The fi­nal glim­mer

Finweek English Edition - - INSIDE - David McKay

South Africa’s com­mer­cial pedi­gree may par­tially rest on the past deeds of its di­a­mond in­dus­try, but over the last 10 years the sec­tor has pro­vided a mixed bag for in­vestors. When all’s said and done, di­a­mond min­ing is tough work, and re­sources are dry­ing up. It hasn’t been a happy hunt­ing ground.

De Beers has sold most of its mines to Pe­tra Di­a­monds, a UK-listed firm that has made a good fist of its en­deav­ours. How­ever, di­a­mond ex­plo­ration firm, Thabex, was re­cently forced off the JSE while Di­a­mond­Corp (Toronto and JSE), GEM Di­a­monds (Lon­don), and Rock­well (Toronto and JSE) have had their ups and downs. It’s not a sec­tor brim­ming with suc­cess sto­ries.

En­ter mar­ket con­trar­ian Piet Viljoen, whose in­ter­est in Trans Hex, a com­pany in which his RE:CM has about 25%, stems back to 2007. Even then, while the min­ing boom was in full swing, Viljoen was ex­press­ing his in­ter­est in buy­ing stocks that did not gen­er­ate any good news.

At the time, Trans Hex was hav­ing its nose blood­ied in An­gola, where it was hop­ing to ex­pand while mak­ing the best of de­plet­ing al­lu­vial re­sources lo­cated in the Or­ange River in the North­ern Cape.

Viljoen, how­ever, says that the com­pany has rewarded RE:CM clients hand­somely. If you were able to buy 100% of the com­pany – cur­rently worth R371m on the JSE – it would pro­vide you with free cash f low of R40m ev­ery year, equal to an an­nual yield of about 10% to 11%.

“It’s a good in­vest­ment. There is hard net as­set value of R5/share in there, cash of R4/share, and free cash f low equal to 30c to 40c/share. It’s a small com­pany, not recog­nised, but we’re very happy,” says Viljoen.

The share is cur­rently trad­ing at R3.35/ share, up about 13% over the last year. “At some point in time, it will be recog­nised, but I don’t watch the share,” he says.

The share has been held back by delays to a pro­posed trans­ac­tion in which Trans Hex’s 50%-held Emer­ald Pan­ther In­vest­ments is to buy De Beers’ stake in Na­maqua­land Mines for a re­vised sum of R166m (R83m at­trib­ut­able to Trans Hex).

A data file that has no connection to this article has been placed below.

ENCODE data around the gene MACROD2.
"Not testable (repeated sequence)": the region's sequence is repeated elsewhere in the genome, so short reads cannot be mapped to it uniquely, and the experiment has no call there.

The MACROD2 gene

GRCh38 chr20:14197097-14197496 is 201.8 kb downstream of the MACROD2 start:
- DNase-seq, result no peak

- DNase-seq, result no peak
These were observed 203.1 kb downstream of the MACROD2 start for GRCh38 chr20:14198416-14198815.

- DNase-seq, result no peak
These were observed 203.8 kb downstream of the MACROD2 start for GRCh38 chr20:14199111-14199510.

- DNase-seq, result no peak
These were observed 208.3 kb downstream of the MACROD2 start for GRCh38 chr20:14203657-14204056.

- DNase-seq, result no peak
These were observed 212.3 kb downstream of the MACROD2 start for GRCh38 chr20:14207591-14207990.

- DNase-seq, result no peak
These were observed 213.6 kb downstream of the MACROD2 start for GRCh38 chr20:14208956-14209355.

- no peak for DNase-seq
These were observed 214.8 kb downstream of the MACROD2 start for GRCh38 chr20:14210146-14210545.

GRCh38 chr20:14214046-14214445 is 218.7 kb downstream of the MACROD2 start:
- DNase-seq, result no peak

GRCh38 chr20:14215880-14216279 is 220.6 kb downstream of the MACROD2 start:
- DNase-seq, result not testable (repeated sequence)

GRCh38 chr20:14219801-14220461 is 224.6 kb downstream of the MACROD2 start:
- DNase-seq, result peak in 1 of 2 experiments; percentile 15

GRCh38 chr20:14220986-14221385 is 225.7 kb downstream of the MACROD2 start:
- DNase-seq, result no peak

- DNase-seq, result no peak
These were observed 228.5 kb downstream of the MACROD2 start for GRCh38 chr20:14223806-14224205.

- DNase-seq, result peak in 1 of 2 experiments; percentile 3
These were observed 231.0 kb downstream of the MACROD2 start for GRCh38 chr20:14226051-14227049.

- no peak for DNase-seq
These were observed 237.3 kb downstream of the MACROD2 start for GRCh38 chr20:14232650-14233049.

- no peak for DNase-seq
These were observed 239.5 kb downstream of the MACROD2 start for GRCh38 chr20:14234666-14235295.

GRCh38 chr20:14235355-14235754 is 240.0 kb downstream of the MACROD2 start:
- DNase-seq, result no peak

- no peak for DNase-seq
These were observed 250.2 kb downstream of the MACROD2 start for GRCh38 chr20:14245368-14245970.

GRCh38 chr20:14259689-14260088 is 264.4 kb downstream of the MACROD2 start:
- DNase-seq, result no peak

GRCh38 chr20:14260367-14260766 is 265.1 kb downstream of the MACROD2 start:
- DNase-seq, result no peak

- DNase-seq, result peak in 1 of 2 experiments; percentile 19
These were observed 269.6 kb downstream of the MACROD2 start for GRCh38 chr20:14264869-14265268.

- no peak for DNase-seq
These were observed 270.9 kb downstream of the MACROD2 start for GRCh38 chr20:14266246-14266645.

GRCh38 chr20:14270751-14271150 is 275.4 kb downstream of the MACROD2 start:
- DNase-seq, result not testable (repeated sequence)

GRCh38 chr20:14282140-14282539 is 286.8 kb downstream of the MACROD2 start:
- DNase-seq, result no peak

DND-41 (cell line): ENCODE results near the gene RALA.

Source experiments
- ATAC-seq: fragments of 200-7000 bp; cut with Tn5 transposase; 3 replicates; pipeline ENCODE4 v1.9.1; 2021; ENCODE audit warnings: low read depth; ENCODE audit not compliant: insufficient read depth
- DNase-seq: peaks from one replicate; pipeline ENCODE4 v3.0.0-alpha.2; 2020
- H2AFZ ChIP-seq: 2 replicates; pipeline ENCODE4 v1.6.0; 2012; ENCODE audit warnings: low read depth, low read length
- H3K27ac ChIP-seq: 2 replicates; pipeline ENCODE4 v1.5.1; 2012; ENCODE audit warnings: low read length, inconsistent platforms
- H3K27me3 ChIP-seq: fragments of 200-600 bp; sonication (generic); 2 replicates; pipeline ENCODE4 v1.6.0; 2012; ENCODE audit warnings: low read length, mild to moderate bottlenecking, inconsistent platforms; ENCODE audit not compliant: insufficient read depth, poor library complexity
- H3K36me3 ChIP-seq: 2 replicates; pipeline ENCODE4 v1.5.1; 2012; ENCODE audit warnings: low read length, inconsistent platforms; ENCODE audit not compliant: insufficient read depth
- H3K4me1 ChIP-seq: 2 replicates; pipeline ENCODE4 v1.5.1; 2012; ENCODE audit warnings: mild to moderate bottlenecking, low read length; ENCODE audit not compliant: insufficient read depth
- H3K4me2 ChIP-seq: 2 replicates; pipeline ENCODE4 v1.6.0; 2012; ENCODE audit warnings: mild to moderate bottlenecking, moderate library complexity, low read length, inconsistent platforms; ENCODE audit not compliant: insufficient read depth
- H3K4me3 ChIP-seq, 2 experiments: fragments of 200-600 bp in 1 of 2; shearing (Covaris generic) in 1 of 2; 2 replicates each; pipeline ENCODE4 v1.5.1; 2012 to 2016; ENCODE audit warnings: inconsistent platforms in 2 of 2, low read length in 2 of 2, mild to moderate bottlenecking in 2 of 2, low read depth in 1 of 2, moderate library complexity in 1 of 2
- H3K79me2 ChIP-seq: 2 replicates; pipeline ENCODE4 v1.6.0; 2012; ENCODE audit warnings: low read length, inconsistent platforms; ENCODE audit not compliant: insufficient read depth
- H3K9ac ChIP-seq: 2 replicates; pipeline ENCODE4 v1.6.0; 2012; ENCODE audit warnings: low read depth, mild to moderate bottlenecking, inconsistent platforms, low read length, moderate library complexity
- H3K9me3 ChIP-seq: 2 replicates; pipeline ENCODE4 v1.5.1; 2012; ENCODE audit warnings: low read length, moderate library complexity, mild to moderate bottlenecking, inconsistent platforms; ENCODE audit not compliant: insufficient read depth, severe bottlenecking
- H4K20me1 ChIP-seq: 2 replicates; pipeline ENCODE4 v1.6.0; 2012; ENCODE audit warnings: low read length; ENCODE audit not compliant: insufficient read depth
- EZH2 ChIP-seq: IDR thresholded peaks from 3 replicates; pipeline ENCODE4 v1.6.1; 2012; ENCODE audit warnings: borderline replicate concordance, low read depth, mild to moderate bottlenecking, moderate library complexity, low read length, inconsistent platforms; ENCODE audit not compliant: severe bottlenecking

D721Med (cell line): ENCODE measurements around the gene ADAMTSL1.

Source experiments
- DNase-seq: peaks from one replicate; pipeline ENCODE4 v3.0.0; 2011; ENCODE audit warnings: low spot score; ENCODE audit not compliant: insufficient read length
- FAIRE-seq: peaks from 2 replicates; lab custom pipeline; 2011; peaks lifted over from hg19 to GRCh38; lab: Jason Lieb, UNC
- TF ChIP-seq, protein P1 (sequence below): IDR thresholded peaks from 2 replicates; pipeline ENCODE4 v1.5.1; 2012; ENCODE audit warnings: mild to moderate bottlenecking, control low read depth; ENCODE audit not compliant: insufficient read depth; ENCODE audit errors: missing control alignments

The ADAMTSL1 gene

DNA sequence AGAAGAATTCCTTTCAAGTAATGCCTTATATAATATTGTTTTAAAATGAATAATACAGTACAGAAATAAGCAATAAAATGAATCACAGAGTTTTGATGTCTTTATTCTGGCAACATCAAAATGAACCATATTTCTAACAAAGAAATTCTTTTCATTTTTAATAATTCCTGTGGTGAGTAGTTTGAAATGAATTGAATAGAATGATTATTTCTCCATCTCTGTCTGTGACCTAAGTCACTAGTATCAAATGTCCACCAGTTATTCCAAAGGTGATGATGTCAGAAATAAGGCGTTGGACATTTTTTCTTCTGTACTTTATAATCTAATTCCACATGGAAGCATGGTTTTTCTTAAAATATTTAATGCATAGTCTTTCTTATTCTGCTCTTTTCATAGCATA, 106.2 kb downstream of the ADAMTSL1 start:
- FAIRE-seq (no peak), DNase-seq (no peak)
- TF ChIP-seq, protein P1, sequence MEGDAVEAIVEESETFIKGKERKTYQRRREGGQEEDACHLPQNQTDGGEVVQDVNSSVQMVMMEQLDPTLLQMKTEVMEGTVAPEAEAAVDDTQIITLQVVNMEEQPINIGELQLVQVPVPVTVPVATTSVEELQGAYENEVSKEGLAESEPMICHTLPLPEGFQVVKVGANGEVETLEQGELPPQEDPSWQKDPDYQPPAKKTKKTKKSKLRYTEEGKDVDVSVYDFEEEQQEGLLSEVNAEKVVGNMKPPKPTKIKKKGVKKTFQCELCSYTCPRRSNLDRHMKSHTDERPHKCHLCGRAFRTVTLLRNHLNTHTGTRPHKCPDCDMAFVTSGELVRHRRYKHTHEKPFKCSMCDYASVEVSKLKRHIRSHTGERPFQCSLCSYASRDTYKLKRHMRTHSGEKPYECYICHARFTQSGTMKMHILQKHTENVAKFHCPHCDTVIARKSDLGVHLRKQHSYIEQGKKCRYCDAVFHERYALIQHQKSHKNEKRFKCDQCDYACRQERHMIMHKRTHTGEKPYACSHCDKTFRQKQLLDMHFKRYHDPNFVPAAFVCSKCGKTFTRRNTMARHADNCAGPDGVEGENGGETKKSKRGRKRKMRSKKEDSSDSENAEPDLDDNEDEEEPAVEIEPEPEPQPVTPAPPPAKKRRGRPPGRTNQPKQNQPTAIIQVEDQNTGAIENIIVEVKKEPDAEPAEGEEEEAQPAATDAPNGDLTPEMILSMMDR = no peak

A re­cal­cu­la­tion on De Beers’ en­vi­ron­men­tal li­a­bil­i­ties, and Govern­ment per­mit­ting mean that even if Trans Hex com­pletes the deal as an­tic­i­pated in the third quar­ter of the cal­en­dar year (around this time of year), the deal will have taken three long years to con­sum­mate.

In his nor­mal un­com­pro­mis­ing style, Llewellyn Del­port, Trans Hex’s CEO, has de­scribed the process as “tor­ture”. Re­fresh­ingly, Del­port has re­fused to reach for the rose-tinted glasses when talk­ing about his own com­pany.

Says Viljoen: “Llewellyn doesn’t talk a good game but he man­ages the com­pany ex­tremely well. It’s a tight-run ship.”

One of the other ma­jor share­hold­ers in Trans Hex is Northam Plat­inum fol­low­ing the un­bundling of shares in Mve­laphanda Re­sources to its share­hold­ers. Al­though it seems odd for Northam to have the ex­po­sure, there is no chance of it sell­ing, thus no over­hang.

“Our Trans Hex stake is small but we think the com­pany has got a good fu­ture and we think the share price will go higher,” said Northam Plantinum CEO Glyn Lewis at the com­pany’s re­cent full-year re­sults pre­sen­ta­tion.

“I would be sur­prised if there is any share­holder in Trans Hex who knows what’s go­ing on who would be a seller of the share,” says Viljoen.

Llewellyn Del­port

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